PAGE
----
Turkey intercepts Syrian plane

1 / 5
People gather atop the aircraft steps at a Syrian passenger plane that was forced by Turkish jets to land at Esenboga airport in Ankara, Turkey, Wednesday, Oct. 10, 2012. Turkish jets on Wednesday forced a Syrian Air Airbus A320 passenger plane to land at Ankara airport on suspicion that it may be carrying weapons, Turkey's Foreign Minister Ahmet Davutoglu said, amid heightened tensions between Turkey and Syria that have sparked fears of a wider regional conflict.(AP Photo/Burhan Ozbilici)

ANKARA, Turkey (AP) — Turkish jets on Wednesday forced a Syrian passenger plane to land at Ankara airport on suspicion that it may be carrying weapons, Turkey's foreign minister said, amid heightened tensions between Turkey and Syria that have sparked fears of a wider regional conflict.

A Syrian Air Airbus A320 coming from Moscow was intercepted by F16 jets as it entered Turkish airspace and escorted to the capital's Esenboga Airport, the state-run TRT television reported.

"There are civil aviation rules, planes are required to make clear statements (concerning their cargo)," Turkish Foreign Minister Ahmet Davutoglu said in an interview with Turkey's TGRT television from Athens. The interview was also shown on TRT. "We received information that it was carrying certain equipment in breach of civil aviation rules."

"Should the information (received by authorities) turns out to be true, then whatever is required by international law will be done," he added.

The head of Turkey's civil aviation agency Bilal Eksi said there were 37 passengers and crew on board the plane. According to Moscow's Vnukovo airport, flight RB442 left for Damascus at 3:26 p.m. Moscow time (1126 GMT). It wasn't immediately clear whether this was the plane that was intercepted.

Davutoglu said the passengers were being treated "hospitably" and given meals while the plane's cargo was being inspected.

Officials in the Syrian information and foreign ministries could not immediately be reached for comment.

Davutoglu also said Turkish authorities had declared Syria's airspace to be unsafe and were stopping Turkish aircraft from flying over the civil war-torn country.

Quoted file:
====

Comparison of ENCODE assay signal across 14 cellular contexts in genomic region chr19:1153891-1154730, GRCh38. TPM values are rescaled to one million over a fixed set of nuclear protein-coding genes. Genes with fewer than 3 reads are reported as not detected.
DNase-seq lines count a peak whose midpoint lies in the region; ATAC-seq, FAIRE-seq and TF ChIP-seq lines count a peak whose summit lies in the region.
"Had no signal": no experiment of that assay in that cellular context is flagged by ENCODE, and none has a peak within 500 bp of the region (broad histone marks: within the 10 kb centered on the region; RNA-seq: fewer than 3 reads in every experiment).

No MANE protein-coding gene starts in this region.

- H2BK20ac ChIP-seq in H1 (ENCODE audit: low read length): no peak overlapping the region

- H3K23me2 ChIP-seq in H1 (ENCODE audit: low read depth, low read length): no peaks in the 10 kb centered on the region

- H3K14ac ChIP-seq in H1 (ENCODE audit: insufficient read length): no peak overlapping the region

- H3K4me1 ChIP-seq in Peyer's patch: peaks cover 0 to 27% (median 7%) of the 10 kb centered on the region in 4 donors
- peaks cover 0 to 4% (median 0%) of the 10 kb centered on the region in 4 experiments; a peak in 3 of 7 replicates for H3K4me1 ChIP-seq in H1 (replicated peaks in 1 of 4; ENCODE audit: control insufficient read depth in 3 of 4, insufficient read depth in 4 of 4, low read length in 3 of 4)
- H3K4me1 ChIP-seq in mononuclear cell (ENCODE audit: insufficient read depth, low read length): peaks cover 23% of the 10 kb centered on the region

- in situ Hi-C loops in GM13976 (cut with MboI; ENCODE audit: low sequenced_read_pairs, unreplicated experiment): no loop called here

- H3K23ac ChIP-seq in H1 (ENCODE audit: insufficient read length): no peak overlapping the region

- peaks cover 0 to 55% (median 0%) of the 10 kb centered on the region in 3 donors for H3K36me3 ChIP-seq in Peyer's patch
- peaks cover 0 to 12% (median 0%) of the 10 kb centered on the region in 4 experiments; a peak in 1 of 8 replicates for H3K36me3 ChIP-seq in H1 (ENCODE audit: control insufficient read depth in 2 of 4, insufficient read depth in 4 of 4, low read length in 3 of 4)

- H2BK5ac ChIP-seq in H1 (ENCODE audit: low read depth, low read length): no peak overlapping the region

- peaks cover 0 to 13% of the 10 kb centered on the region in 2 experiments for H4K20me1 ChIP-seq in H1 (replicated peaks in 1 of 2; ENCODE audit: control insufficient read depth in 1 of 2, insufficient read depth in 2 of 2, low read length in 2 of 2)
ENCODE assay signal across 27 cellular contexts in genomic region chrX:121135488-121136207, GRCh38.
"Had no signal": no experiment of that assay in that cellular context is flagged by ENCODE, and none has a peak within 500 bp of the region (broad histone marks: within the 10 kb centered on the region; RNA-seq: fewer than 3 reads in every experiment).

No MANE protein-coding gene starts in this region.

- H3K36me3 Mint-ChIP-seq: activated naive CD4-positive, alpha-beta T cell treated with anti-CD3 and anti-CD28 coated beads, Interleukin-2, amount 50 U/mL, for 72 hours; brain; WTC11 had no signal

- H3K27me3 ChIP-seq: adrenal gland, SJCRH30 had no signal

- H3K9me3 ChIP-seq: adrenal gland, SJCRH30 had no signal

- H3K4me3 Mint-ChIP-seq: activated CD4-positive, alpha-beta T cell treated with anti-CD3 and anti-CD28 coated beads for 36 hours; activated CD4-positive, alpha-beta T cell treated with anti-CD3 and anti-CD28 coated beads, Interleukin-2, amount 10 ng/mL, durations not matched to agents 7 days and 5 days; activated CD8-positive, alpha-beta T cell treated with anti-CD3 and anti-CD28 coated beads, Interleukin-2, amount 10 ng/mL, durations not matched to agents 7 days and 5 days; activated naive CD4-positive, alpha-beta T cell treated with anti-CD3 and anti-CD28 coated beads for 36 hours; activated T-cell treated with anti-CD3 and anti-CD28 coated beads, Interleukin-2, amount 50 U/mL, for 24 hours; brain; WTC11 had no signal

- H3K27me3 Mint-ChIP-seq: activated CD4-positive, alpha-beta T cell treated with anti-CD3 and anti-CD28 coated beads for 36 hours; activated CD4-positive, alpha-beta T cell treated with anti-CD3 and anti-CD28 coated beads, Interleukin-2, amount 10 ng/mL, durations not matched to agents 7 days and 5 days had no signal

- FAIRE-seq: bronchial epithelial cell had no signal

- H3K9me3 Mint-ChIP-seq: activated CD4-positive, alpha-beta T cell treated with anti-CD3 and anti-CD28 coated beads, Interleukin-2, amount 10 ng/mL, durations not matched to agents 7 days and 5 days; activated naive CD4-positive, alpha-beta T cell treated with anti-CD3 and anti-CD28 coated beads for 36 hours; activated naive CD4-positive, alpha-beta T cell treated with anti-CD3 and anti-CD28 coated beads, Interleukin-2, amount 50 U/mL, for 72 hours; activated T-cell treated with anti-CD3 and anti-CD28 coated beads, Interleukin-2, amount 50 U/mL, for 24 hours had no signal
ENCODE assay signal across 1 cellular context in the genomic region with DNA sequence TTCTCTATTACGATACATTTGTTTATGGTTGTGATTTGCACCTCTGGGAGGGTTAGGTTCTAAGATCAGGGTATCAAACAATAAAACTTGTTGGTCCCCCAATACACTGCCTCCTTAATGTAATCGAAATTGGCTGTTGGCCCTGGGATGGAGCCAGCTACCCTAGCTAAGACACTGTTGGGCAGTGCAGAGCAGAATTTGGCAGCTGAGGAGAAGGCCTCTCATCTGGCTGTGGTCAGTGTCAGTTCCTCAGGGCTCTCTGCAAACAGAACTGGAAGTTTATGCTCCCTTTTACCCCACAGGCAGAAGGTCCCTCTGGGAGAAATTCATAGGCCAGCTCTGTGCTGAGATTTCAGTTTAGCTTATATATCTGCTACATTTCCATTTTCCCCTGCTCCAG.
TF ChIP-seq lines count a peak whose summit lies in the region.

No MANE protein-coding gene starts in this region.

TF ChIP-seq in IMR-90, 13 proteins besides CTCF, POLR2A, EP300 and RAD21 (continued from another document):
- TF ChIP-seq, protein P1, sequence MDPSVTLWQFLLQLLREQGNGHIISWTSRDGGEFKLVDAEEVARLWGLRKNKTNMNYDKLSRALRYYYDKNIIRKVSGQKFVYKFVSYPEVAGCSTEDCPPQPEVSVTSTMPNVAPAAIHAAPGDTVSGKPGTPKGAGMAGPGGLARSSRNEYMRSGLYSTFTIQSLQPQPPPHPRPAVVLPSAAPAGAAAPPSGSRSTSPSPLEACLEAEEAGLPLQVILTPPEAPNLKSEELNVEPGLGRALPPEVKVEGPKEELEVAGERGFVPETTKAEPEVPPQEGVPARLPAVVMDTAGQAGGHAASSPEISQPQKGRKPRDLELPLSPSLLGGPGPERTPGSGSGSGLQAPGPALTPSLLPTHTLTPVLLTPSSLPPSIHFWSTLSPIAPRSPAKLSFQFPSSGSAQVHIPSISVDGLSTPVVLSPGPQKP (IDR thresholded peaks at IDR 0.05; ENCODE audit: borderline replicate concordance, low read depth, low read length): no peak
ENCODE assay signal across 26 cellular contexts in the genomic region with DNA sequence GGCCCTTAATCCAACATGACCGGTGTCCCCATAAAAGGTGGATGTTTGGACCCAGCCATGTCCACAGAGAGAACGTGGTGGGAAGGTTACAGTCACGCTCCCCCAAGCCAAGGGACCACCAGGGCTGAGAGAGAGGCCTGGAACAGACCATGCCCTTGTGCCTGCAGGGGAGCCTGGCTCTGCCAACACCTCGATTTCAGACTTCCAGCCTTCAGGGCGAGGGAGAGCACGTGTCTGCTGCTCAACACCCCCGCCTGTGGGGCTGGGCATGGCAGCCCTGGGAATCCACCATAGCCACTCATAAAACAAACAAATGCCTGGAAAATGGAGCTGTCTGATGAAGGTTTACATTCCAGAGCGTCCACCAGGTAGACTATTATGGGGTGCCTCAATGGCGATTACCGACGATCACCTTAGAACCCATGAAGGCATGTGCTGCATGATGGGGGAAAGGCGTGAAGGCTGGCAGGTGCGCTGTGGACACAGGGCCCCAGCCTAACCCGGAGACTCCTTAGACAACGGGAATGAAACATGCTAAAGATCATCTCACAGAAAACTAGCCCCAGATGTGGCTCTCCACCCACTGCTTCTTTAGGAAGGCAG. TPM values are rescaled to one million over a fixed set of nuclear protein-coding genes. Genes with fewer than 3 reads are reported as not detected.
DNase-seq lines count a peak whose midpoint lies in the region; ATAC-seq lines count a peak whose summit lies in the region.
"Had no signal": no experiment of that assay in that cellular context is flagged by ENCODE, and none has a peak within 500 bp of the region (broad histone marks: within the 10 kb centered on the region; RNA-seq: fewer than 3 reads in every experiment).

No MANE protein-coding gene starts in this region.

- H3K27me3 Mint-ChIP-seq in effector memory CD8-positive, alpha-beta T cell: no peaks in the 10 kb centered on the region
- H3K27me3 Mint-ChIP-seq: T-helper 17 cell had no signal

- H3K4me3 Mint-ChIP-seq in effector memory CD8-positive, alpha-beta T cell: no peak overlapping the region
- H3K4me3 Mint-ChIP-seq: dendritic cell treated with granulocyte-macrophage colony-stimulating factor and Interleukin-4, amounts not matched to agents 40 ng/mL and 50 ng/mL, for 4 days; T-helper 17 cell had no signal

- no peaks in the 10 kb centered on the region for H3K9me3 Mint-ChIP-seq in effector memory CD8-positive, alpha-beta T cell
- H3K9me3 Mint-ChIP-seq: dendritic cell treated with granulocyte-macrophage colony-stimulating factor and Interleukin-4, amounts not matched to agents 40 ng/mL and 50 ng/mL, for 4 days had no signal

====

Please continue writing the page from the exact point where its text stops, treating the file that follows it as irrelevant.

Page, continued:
The move comes as tensions Turkey and Syria are running high. The countries, which were once close allies, have been exchanging artillery fire across the volatile border for days.

Earlier Wednesday, Turkey's military chief vowed to respond with more force to any further shelling from Syria, keeping up the pressure on its southern neighbor a day after NATO said it stood ready to defend Turkey.

Gen. Necdet Ozel was inspecting troops who have been put on alert along the 910-kilometer (566-mile) border after shelling from Syria killed five civilians in a Turkish border town last week. Turkey has reinforced the border with artillery guns and also deployed more fighter jets to an air base close to the border region.

"We responded and if (the shelling) continues, we will respond with more force," the private Dogan news agency quoted Ozel as saying during a visit to the town of Akcakale.

U.S. Defense Secretary Leon Panetta said Wednesday that Washington has sent military troops to the Jordan-Syria border to help build a headquarters in Jordan and bolster that country's military capabilities in the event that violence escalates along its border with Syria.

The revelation raises the possibility of an escalation in the U.S. military involvement in the conflict, even as Washington pushes back on any suggestion of a direct intervention in Syria.

In Syria's largest city, Aleppo, regime troops and rebel fighters exchanged fire for several hours in and near the historic 13th century Ummayyad Mosque, said local activist Mohammed Saeed.